|21st March 2018|
|See website for details|
|Various Locations Glasgow|
|See website for details|
|Visit the event website here|
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|Facebook information can be found here|
We are very excited to announce our Inspiring People Talks Programme, in partnership with Tiso, for 2017 -18. We have a wonderful line up of explorers, adventurers and academics waiting to entertain you over the dark winter months so mark those calendars!
We will be hosting 2 talks per month in Glasgow from explorers to authors and academics from the BBC’s Professor Iain Stewart (Rise of the Continents, How Earth Made Us) and Will Millard (Hunters of the South Seas), to explorers Anna McNuff and Felicity Aston.
Each of our speakers give fantastic talks, with stunning photography and are happy to be interviewed in advance of their talks.
5th October: Will Millard – Life With The Hunters of The South Seas
Join award-winning BBC presenter and writer Will for an evening of stories from a decade spent living with the South Pacific’s last remaining hunter-gatherer tribes. Will’s totally immersive talk is illustrated with stunning clips and exclusive images from his BBC Two documentaries and landmark expeditions. Will brings his humour and genuine sense of wonderment to a thrilling talk featuring some of the most extraordinary humans on Earth.
18th October: Luke and Hazel Robertson – Due North:Alaska – An Expedition Across a Changing Landscape
Join Luke and Hazel Robertson, RSGS Explorers in Residence, as they recount tales from their recent expedition, Due North: Alaska. From May to August 2017 Hazel and Luke kayaked, biked and ran the length of Alaska in a world-first expedition. Luke and Hazel will discuss the rewards and challenges they faced when they headed off the beaten path and into the unknown, as well as the shocking environmental changes they observed.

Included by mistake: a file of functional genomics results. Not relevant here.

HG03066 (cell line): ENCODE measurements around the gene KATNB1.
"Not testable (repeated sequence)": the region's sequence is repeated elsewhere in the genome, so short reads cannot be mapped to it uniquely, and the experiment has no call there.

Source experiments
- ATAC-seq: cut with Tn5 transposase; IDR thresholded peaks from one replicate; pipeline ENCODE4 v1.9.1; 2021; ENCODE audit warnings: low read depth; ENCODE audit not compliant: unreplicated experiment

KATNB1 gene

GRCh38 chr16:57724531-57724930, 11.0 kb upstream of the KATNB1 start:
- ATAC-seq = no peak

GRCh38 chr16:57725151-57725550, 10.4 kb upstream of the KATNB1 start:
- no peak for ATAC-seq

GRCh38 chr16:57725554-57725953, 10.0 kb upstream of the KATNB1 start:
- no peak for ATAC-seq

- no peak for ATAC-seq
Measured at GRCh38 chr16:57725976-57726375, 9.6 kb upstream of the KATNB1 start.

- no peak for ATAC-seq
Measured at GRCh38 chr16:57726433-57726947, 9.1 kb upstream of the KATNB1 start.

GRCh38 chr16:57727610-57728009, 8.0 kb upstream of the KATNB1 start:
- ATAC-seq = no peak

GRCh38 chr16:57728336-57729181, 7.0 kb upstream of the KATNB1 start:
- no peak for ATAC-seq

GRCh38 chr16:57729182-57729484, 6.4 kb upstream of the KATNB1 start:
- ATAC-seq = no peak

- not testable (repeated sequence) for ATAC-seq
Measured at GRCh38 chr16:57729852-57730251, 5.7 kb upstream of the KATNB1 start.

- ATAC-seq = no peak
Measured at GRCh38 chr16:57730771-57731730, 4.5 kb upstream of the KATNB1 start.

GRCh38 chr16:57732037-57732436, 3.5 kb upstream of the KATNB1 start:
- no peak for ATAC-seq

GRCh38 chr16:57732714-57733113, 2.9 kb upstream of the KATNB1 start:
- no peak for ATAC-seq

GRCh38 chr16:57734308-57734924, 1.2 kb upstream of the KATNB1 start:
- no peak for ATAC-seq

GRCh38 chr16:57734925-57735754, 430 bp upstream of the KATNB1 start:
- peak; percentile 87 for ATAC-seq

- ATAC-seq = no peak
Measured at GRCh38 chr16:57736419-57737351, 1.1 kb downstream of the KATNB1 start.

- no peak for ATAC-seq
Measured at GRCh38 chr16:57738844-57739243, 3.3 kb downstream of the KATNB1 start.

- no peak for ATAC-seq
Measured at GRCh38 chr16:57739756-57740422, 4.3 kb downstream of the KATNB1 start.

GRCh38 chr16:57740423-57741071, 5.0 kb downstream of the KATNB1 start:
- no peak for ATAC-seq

2nd November: Anna McNuff – Running the Length of New Zealand (and other good ideas!)
In January 2015, with no previous experience as a long-distance runner, Anna set out on a 2,000 mile run along New Zealand’s Te Araroa trail. Travelling alone for 148 days, she moved through forests, along ridge lines, over mountain passes, along beaches and across swollen rivers. By June 2015 she had become the first person to run the length of the country entirely unsupported.
15th November: Vanessa Collingridge – Mapping Myths: the ‘Fantastic’ Geography of the Great Southern Continent
The Great Southern Continent was one of the most intriguing and enduring geographical myths in the history of Western civilisation, and the goal of the first two voyages of Captain James Cook – this vast landmass was rumoured to be home to 50 million people and have riches to rival Asia! In this lavishly-illustrated talk, Vanessa takes us on a voyage through time, space and the geographical imagination.
30th November: Professor Roger Crofts – A Taste of Iceland
So many people are now visiting this wonderful country, but are they getting a taste of the real Iceland? Roger Crofts, who has visited Iceland 26 times, gives his insights on what makes it so unique and how it has survived what nature and economic struggles have thrown at it. Roger was awarded the Knight’s Cross of the Icelandic Order of the Falcon by the President in 2014.
13th December: Jo Woolf – The Great Horizon: Stories of Exploration from RSGS